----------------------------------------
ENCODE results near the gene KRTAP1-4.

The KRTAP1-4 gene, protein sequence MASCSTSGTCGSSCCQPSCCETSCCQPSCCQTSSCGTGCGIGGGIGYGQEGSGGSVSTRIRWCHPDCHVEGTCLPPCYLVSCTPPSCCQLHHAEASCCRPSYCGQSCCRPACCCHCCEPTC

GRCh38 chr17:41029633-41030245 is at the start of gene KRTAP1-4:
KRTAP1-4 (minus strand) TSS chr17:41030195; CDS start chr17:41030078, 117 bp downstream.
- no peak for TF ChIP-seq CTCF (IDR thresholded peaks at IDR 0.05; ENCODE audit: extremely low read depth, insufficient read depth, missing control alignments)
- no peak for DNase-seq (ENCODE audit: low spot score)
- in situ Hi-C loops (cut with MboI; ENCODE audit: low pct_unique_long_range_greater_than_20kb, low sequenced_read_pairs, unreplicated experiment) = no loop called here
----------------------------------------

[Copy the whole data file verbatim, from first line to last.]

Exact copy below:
ENCODE results near the gene KRTAP1-4.

The KRTAP1-4 gene, protein sequence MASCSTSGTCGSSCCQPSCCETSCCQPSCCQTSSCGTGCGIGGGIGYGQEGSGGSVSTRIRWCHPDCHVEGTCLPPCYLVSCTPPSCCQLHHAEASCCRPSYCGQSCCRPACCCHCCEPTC

GRCh38 chr17:41029633-41030245 is at the start of gene KRTAP1-4:
KRTAP1-4 (minus strand) TSS chr17:41030195; CDS start chr17:41030078, 117 bp downstream.
- no peak for TF ChIP-seq CTCF (IDR thresholded peaks at IDR 0.05; ENCODE audit: extremely low read depth, insufficient read depth, missing control alignments)
- no peak for DNase-seq (ENCODE audit: low spot score)
- in situ Hi-C loops (cut with MboI; ENCODE audit: low pct_unique_long_range_greater_than_20kb, low sequenced_read_pairs, unreplicated experiment) = no loop called here